January 18, 2023 – Despite the “atmospheric rivers” that dumped above-average levels of snow and rain in some parts of the southwest, water concerns are far from over.
Due to over allocation of the Colorado River system’s supply and looming shortages, former Arizona governor and secretary of interior Bruce Babbitt says agriculture needs to reduce its water use.
One of the problems is the infrastructure unrelated to Colorado River diversions and its capacity to handle extreme weather swings. Reuters reports that “Virtually none of the storms has reached the Colorado River basin, which means the river that provides drinking water to 40 million people in seven states will continue to be endangered,” adding that other reservoirs throughout states such as California have failed to collect excess stormwater because irrigation canals are not designed to do so. California lacks the storage capacity to collect the anticipated early snow melt, Reuters reports, pointing out the need to develop and improve infrastructure.
Anticipating continued problems in the system, the federal government announced a Tier 2A shortage condition for 2023, meaning that entitlements to Colorado River water would be cut for some users. The Colorado River basin states include four upper basin states (Colorado, Wyoming, New Mexico and Utah) and three lower basin states (Arizona, Nevada and California). The 2023 operating plan announced the following cuts:
- Arizona: 592,000 acre-feet, which is approximately 21% of the state’s annual apportionment.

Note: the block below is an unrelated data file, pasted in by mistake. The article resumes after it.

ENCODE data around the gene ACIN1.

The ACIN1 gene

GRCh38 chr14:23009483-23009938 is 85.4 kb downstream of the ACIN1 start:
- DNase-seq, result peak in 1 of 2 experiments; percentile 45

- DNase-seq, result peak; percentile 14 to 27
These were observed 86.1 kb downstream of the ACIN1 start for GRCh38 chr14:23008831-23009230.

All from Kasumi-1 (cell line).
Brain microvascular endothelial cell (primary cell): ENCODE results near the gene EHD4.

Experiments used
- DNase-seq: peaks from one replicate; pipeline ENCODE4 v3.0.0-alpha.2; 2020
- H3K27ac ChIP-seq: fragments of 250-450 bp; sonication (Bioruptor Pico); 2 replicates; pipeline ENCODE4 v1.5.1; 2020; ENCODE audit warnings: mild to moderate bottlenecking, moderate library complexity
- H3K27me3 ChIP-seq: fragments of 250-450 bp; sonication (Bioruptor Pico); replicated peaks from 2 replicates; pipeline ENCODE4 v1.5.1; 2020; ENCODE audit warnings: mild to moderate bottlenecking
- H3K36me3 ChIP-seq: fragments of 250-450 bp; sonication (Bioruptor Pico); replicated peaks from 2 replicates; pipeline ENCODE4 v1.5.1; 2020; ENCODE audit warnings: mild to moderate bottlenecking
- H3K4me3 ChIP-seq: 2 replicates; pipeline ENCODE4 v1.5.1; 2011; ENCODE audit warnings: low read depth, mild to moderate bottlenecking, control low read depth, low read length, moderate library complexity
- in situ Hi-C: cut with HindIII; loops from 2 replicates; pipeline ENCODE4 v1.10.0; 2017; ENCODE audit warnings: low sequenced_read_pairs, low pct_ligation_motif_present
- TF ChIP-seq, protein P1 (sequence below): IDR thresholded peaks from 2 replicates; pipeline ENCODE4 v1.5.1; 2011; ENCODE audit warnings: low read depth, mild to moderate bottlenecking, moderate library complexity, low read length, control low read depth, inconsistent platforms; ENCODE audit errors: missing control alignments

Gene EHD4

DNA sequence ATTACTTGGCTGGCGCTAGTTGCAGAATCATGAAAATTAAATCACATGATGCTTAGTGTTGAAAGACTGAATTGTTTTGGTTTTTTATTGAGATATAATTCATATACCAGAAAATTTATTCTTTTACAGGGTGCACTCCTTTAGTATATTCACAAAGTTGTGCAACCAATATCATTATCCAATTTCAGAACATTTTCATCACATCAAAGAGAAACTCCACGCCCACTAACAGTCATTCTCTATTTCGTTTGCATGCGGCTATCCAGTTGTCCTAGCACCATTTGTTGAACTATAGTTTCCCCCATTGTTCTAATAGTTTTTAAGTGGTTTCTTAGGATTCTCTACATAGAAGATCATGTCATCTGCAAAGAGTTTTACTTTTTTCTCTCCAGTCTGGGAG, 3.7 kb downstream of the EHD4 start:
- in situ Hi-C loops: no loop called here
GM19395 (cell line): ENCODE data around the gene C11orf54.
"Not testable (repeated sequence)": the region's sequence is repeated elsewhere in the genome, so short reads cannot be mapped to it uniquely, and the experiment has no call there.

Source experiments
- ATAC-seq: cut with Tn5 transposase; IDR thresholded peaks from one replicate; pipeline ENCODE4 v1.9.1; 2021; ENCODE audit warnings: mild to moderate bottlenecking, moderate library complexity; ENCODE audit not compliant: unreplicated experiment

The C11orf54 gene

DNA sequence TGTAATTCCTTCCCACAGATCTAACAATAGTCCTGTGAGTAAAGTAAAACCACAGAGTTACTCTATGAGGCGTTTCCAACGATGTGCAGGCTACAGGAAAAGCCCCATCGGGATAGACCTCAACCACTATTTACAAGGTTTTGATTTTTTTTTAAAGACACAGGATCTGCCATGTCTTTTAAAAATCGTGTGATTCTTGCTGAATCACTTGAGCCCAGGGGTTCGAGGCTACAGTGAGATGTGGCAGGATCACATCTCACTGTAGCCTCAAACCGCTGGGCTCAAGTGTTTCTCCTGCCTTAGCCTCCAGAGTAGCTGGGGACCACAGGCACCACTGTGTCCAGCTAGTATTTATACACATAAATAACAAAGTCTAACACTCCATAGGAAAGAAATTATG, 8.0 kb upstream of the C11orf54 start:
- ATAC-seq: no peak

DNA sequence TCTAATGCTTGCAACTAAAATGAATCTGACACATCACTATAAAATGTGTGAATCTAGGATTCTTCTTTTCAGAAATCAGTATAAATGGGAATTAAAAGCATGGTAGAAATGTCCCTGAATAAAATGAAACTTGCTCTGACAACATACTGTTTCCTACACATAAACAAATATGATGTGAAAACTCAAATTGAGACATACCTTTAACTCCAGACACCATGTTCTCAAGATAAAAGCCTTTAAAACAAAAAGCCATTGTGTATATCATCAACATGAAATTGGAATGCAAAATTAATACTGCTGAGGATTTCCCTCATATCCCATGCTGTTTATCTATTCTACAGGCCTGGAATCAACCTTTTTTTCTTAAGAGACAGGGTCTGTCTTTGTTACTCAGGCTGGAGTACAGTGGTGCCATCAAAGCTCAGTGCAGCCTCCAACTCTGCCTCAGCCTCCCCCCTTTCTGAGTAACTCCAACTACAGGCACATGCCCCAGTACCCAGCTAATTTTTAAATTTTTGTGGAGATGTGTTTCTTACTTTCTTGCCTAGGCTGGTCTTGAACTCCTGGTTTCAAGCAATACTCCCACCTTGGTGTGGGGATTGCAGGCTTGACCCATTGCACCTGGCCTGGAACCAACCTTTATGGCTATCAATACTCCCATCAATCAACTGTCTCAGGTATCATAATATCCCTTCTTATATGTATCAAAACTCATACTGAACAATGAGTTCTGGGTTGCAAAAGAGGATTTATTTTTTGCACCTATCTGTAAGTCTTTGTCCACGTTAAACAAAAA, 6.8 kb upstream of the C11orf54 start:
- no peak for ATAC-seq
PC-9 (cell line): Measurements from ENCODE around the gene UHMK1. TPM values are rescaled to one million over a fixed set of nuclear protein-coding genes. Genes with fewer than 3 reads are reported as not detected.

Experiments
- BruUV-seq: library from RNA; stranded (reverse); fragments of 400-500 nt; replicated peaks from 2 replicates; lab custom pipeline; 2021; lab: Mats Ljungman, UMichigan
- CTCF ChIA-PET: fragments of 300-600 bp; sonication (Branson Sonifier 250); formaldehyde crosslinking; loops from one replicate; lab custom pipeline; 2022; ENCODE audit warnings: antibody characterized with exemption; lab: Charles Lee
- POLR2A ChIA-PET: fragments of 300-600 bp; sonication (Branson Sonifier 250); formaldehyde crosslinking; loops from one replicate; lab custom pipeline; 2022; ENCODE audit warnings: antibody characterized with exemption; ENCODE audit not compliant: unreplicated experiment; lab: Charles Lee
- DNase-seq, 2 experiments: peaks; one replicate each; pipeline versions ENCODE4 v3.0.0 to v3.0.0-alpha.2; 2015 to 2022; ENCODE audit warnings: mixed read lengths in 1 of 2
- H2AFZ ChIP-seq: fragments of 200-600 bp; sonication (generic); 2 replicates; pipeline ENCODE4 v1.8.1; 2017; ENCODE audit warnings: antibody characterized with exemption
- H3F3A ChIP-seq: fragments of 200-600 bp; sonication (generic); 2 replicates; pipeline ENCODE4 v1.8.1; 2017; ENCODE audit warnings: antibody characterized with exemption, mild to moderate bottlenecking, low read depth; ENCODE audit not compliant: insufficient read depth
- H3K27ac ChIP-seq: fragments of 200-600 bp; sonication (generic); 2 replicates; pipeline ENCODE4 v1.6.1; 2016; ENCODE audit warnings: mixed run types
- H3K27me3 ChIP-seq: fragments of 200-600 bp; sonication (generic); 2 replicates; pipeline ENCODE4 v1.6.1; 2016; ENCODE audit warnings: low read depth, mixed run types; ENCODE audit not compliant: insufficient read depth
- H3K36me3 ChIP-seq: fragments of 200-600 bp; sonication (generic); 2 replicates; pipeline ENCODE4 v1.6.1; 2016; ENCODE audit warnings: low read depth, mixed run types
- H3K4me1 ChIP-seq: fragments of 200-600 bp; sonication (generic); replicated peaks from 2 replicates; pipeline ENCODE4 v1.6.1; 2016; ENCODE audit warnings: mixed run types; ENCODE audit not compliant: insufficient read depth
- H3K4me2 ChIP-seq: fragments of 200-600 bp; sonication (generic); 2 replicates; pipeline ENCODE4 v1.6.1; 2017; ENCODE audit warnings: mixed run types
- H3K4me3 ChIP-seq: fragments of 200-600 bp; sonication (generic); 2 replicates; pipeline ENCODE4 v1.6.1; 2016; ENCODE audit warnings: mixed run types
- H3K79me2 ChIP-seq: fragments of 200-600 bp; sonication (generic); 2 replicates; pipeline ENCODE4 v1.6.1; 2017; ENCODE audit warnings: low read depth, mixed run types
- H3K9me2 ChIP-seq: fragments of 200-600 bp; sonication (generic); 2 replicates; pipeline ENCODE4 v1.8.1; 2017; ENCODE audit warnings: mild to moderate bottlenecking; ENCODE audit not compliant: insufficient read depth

- Nevada: 25,000 acre-feet, which is 8% of the state’s annual apportionment.
- Mexico: 104,000 acre-feet, which is approximately 7% of the country’s annual allotment.
- There is no required water savings contribution for California in 2023 under this operating condition.
Writing for the Nevada Independent, Babbitt scenarios for new regulations to take place in 2026. A proposal from Nevada envisions protecting water levels in Lake Powell and Lake Mead with new rules for apportioning reduced water deliveries throughout the system so that water levels behind Glen Canyon Dam in the upper basin will not fall below a level necessary to protect hydropower production and a new “Lake Mead Protection Level” that would provide an 18 month reserve for public, health and safety of municipal users.
Agriculture in California and Arizona accounts for 70% of the Colorado River water uses in the lower basin states, Babbitt writes, asserting that “Agricultural Irrigation districts in Arizona and California resist offering cuts, claiming an absolute priority under century-old legal doctrines. They claim an unqualified priority right to continue growing alfalfa for cattle feed that comes ahead of an adequate water supply for Los Angeles, Phoenix, Tucson, San Diego and Los Angeles.” Babbitt proposes that the Department of Interior limit agricultural water deliveries to an amount “reasonably required for beneficial use” under existing rules. “What is reasonable for irrigation allocations in normal years may be entirely unreasonable when Hoover Dam, Glen Canyon Dam and the entire Colorado River system are at risk of collapse,” Babbitt warns.